It’s probably worth noting that I met Conyers once. He’d come to Ypsilanti with Howard Dean, not long after Dean had announced his 2004 presidential bid. As I recall, I was impressed by the Congressman, and the vision for the future that he articulated. And, over the years since then, I’ve often written of him here, especially in his role as the ranking Democratic member of the House Judiciary Committee, where, generally speaking, he’s been an outspoken progressive voice. With that said, though, I never really had a sense of him as an effective legislator who could harness the power that comes with seniority and experience to push through good legislation. Still, though, I liked him, appreciated his role as a co-founder of the Congressional Black Caucus, and respected the fact that he’d been able to hold his seat since 1964, when, as I’m sure I don’t have to tell you, America wasn’t too keen on the idea of black folks serving in Congress. But… and this is a big but… I’ve always felt as though, sooner or later, a story would come out that would cause people to reevaluate his legacy. And, I suspect, to a large degree, I felt that way because, for a few decades, he was married to Monica Conyers, who, as a member of the Detroit City Council, was found guilty of accepting bribes, and sentenced to serve time in prison. No matter what he might have said about health care, civil rights, or anything else, I’ve always wondered, in the back of my mind, “How in the hell could he have been married to a woman who solicits bribes and gets into bar fights?” I, of course, hoped that I was wrong, and that Conyers would leave the House a hero, but it looks like that’s not going to be the case.

For what it’s worth, I suspect, in the coming days and weeks, we’ll see a number of incumbent politicians, Republicans and Democrats alike, announcing that they’ve chosen to leave office rather than run for reelection. They’ll say it’s for family reasons, but, in truth, it’ll be because they don’t want to meet the same fate as Conyers, having to publicly address every instance of sexual harassment in their past, before being swept out to sea by the Righteous Pink Wave of Reckoning.

update: It’s now being reported that Conyers “vehemently” denies these claims, saying that the settlement was just to avoid litigation.

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The Republican tax plan puts graduate students, scientific research and the future of America in peril

As we’ve discussed, House Republicans have passed a $1.5 trillion tax cut that, if signed into law, would, among other things, take health care coverage from 13 million Americans and raise taxes on the middle class. You would think those two things alone would be enough to motivate people to call their elected officials and raise holy hell. As that doesn’t seem to be happening, though, at least not like it did the last time the Republican tried to kill the America Cares Act, I thought that I’d try something different. Instead of posting yet again about how this Republican tax bill will fuck working Americans and raise our insurance premiums, I thought that I’d appeal directly to those of you who either benefit in some way from university research, or know of someone in higher education… Given that we live in the shadow of one of the largest and most well-respected research institutions in the world, I suspect that’s quite a few of us, right?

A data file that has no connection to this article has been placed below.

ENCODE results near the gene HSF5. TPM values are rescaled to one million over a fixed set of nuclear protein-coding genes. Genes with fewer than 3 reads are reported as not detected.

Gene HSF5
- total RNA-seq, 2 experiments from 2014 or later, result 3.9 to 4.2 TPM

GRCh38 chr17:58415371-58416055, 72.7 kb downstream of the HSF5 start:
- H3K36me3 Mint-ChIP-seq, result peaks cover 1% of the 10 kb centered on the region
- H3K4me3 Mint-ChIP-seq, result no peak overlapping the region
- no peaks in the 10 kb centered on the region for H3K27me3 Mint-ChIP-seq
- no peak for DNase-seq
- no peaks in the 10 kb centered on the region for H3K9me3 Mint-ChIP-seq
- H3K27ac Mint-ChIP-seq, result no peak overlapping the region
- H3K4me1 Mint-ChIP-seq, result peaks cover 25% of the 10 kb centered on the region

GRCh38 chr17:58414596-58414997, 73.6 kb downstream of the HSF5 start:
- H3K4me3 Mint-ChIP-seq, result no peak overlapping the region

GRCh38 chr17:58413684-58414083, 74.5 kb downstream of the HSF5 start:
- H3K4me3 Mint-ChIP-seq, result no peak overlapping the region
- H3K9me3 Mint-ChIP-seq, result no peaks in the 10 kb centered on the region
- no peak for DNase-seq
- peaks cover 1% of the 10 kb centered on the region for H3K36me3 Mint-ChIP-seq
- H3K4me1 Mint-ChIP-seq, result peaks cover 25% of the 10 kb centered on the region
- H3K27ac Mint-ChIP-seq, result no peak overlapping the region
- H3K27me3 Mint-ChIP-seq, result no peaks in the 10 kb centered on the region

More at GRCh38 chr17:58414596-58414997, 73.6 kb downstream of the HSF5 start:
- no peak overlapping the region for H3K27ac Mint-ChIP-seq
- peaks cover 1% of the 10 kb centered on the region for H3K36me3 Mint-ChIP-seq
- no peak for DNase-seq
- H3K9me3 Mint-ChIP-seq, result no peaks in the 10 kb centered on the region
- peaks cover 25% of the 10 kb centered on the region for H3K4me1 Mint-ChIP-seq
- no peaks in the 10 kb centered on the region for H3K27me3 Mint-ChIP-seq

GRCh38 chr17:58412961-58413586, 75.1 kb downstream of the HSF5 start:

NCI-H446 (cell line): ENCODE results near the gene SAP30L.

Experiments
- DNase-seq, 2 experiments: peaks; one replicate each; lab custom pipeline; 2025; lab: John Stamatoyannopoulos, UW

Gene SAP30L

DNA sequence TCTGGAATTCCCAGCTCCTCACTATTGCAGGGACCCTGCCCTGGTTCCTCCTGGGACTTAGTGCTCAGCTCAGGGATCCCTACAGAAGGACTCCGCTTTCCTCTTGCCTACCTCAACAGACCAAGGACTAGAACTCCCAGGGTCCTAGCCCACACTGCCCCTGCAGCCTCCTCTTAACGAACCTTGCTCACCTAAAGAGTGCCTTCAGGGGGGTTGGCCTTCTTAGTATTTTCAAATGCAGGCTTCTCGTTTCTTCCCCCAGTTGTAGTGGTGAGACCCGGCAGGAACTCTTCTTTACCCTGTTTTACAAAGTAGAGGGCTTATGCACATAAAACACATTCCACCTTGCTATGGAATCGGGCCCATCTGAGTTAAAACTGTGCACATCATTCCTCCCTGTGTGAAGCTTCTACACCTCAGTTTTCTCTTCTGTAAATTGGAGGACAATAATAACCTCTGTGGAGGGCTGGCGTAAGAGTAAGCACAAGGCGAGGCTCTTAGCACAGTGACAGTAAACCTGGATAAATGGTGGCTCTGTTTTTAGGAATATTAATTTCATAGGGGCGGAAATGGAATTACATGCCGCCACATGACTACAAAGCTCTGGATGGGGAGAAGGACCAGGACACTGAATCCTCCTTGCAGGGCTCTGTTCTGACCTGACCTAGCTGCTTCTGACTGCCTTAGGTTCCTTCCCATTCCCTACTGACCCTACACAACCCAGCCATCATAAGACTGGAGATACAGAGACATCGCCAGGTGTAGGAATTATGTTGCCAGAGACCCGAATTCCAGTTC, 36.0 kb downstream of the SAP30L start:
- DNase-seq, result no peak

Well, it would appear that killing the America Cares Act, and raising taxes on the American middle class, doesn’t free up enough money to offset Republican plans to eliminate the estate tax and give billions of dollars in permanent tax cuts to America’s most wealthy, which, as everyone knows, is what this so-called “middle class tax cut” has always been about. [Trump, Ryan and McConnell pitched it as a tax cut for the middle class, but it’s not. Middle class tax cuts are small and temporary, while tax cuts for the rich are large and permanent.] So, the Republicans in Congress had to find other sources of revenue… and one of the places they decided to focus, because they are as stupid as they are evil, was higher education.

The tax plan passed by House Republicans, if signed into law in its current form, would eliminate several tax credits for higher education expenses. Among other things, this would make both free tuition and stipends taxable. This, as others have noted, could raise taxes on graduate students by nearly 300%, subsequently shrinking university research programs, and seriously constricting America’s research and development efforts… It is, to put it bluntly, the stupidest fucking thing the Republicans could have ever fucking done, and it very well might become law of the land.